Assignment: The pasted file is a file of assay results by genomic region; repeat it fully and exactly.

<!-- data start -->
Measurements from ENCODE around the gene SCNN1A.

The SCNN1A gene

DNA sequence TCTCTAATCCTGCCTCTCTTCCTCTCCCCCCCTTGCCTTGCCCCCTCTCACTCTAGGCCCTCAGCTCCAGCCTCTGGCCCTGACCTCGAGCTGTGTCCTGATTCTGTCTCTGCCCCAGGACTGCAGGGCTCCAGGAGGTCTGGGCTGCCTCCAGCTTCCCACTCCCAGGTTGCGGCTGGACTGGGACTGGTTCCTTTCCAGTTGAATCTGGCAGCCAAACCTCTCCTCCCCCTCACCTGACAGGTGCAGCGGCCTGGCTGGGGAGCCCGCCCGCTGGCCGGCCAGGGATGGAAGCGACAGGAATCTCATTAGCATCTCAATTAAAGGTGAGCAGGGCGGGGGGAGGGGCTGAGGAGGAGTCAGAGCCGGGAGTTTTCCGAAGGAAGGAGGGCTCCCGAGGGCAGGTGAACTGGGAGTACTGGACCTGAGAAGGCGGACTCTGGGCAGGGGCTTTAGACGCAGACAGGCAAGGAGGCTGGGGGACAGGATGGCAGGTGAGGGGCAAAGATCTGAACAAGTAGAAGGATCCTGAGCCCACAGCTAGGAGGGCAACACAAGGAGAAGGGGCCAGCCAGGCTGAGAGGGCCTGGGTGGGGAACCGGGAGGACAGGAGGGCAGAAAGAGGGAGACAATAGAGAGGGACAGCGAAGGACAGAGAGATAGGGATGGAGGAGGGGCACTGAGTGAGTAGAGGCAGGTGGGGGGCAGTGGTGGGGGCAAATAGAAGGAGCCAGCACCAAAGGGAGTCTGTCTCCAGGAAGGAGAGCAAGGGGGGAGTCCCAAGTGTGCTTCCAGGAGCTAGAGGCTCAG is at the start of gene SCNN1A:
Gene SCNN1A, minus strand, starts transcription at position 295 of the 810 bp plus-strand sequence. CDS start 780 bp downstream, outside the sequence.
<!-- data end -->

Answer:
Measurements from ENCODE around the gene SCNN1A.

The SCNN1A gene

DNA sequence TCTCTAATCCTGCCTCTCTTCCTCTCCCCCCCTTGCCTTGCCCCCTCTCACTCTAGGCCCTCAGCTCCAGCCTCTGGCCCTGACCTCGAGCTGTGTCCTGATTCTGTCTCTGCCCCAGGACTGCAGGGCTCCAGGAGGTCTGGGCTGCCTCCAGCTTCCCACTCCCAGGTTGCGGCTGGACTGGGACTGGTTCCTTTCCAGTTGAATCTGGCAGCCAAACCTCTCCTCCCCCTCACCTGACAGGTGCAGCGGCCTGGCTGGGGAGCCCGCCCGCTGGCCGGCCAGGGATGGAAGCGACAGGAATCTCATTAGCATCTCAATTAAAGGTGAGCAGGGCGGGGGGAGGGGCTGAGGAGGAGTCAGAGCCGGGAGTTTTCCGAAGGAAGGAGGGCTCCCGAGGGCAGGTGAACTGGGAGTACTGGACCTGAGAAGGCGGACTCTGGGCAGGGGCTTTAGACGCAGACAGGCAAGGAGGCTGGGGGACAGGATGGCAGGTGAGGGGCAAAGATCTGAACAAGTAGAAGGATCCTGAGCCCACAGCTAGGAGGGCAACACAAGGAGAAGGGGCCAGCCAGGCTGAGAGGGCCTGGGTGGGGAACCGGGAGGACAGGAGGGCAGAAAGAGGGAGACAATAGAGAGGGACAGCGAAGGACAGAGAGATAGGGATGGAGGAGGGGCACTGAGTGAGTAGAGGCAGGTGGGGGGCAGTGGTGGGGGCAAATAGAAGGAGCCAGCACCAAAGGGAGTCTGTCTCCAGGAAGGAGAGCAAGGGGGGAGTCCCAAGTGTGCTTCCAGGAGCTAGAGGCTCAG is at the start of gene SCNN1A:
Gene SCNN1A, minus strand, starts transcription at position 295 of the 810 bp plus-strand sequence. CDS start 780 bp downstream, outside the sequence.